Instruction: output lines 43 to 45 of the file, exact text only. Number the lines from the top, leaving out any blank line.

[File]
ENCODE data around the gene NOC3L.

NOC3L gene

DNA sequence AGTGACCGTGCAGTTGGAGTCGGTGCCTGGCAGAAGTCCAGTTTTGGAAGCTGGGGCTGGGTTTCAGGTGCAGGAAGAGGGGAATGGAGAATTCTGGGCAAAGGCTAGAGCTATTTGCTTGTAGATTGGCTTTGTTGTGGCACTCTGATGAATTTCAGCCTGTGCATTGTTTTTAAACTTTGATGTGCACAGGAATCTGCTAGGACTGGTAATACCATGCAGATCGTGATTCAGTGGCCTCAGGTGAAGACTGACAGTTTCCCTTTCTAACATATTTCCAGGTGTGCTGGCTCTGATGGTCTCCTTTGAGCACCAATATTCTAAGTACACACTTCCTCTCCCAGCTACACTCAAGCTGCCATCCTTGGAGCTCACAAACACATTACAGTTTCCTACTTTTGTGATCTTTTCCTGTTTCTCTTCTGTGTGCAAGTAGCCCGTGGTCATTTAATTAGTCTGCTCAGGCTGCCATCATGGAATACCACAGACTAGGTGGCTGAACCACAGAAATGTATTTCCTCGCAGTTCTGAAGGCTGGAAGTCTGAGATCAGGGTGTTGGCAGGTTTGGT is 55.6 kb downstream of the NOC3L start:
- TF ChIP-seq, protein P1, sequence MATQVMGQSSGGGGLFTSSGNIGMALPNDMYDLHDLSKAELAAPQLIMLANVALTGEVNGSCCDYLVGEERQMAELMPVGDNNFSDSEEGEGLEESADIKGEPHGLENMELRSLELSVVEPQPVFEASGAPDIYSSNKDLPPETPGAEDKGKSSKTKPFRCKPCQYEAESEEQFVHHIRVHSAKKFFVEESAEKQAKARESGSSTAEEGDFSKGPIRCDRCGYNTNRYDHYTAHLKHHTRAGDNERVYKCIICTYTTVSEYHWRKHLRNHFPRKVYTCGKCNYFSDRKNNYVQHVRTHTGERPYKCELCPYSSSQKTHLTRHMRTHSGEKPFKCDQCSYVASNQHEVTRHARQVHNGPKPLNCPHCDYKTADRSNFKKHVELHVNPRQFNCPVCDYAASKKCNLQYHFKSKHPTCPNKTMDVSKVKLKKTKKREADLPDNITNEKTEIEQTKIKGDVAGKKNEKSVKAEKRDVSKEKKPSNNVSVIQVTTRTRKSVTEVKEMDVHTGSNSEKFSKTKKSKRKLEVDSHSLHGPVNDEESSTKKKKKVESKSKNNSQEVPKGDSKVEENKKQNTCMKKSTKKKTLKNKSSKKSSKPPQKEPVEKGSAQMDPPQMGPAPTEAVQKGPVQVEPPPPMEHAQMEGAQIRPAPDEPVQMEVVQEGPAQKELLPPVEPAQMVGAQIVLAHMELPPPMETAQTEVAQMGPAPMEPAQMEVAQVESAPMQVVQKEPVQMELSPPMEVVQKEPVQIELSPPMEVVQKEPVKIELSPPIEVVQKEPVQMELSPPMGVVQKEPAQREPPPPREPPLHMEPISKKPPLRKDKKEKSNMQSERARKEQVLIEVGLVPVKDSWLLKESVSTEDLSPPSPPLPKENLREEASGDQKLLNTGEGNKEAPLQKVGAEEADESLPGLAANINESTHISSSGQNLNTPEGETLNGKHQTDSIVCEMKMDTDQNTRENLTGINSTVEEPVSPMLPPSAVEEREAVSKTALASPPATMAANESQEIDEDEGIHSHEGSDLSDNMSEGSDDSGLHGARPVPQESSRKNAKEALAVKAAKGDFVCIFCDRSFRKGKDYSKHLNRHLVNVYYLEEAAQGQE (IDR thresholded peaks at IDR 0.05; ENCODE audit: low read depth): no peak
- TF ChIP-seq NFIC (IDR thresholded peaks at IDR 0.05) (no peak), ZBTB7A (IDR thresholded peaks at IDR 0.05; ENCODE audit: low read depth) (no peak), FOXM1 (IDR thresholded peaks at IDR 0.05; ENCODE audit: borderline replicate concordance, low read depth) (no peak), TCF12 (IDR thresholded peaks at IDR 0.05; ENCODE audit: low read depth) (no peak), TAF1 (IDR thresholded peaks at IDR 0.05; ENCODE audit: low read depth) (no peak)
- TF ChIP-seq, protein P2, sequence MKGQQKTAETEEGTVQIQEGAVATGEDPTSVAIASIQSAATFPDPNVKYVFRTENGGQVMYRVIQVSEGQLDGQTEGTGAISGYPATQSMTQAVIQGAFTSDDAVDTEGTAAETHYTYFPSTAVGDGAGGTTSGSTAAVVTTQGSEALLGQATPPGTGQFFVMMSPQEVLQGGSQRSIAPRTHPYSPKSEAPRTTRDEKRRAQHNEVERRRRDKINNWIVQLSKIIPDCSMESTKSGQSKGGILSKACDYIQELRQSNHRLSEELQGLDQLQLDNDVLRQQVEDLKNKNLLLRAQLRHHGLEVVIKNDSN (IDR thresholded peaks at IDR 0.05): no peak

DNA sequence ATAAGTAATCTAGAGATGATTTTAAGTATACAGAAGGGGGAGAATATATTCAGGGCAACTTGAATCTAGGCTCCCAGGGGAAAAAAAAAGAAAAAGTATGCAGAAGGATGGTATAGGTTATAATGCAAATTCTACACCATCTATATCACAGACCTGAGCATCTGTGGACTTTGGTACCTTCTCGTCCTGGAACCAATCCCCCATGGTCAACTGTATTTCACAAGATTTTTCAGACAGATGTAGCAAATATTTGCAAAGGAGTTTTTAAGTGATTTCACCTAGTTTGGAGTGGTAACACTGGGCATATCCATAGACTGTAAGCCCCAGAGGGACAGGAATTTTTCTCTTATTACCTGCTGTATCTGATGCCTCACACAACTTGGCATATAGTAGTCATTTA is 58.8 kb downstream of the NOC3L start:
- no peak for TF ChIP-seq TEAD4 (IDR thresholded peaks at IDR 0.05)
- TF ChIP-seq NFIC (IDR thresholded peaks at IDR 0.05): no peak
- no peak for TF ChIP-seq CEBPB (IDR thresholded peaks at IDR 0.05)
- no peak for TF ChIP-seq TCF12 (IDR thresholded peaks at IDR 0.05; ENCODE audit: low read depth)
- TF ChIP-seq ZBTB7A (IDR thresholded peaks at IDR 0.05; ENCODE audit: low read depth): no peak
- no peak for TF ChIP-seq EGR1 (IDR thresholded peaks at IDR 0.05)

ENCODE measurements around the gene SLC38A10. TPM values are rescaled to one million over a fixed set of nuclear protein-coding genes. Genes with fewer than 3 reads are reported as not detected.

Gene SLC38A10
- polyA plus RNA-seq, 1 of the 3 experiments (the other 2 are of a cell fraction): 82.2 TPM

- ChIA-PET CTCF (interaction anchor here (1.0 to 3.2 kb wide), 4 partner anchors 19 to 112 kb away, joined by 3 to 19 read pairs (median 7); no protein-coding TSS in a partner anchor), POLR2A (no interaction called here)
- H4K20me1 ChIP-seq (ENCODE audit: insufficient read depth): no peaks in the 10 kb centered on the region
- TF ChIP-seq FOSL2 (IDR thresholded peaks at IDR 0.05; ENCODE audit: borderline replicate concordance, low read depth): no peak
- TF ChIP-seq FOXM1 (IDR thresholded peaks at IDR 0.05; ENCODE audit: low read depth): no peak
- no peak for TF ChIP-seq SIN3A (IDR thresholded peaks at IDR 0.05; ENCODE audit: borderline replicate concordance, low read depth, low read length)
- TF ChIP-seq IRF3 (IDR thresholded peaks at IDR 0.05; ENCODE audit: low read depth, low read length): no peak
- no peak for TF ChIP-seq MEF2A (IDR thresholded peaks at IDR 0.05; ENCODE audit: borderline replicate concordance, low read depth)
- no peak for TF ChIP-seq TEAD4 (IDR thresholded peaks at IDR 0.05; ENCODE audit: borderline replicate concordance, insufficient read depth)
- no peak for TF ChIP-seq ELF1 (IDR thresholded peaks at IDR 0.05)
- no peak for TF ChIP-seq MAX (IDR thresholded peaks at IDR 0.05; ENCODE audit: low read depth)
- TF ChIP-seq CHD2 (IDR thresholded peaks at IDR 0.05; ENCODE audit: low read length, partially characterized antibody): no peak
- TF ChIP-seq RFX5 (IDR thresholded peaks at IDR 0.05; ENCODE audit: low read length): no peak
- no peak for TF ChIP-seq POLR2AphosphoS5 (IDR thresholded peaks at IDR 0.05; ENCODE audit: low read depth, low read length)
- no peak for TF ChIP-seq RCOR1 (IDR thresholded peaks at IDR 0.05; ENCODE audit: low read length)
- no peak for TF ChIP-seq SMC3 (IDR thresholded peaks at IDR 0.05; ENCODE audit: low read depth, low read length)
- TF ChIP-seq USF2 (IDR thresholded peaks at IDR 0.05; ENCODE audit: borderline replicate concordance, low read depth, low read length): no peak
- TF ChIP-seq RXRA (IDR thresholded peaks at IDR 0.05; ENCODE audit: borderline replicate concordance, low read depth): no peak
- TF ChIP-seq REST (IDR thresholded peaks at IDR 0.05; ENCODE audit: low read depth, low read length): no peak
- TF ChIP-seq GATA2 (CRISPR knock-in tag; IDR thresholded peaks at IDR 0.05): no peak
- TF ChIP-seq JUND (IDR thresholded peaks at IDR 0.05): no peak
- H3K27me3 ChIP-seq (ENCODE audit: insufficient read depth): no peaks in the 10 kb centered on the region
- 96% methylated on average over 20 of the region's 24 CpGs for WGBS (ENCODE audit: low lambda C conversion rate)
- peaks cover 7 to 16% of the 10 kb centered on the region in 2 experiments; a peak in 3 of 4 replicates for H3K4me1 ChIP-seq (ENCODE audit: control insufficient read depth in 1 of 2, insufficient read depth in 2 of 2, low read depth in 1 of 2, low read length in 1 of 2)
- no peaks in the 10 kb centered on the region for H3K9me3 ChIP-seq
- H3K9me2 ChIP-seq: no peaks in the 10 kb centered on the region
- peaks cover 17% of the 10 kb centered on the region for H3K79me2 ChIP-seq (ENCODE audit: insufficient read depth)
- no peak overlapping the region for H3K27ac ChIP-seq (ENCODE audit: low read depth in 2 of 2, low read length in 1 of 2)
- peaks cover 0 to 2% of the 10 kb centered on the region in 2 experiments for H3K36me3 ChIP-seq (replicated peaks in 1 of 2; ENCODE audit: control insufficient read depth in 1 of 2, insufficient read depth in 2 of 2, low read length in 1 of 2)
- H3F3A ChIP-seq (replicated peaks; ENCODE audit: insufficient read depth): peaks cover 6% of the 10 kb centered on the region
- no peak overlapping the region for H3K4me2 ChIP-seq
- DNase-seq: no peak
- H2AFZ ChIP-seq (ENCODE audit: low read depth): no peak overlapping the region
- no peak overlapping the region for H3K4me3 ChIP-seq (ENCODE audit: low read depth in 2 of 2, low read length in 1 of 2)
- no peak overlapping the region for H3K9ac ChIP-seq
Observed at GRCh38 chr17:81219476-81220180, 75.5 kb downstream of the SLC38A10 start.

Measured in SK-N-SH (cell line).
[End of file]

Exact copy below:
- no peak overlapping the region for H3K27ac ChIP-seq (ENCODE audit: low read depth in 2 of 2, low read length in 1 of 2)
- peaks cover 0 to 2% of the 10 kb centered on the region in 2 experiments for H3K36me3 ChIP-seq (replicated peaks in 1 of 2; ENCODE audit: control insufficient read depth in 1 of 2, insufficient read depth in 2 of 2, low read length in 1 of 2)
- H3F3A ChIP-seq (replicated peaks; ENCODE audit: insufficient read depth): peaks cover 6% of the 10 kb centered on the region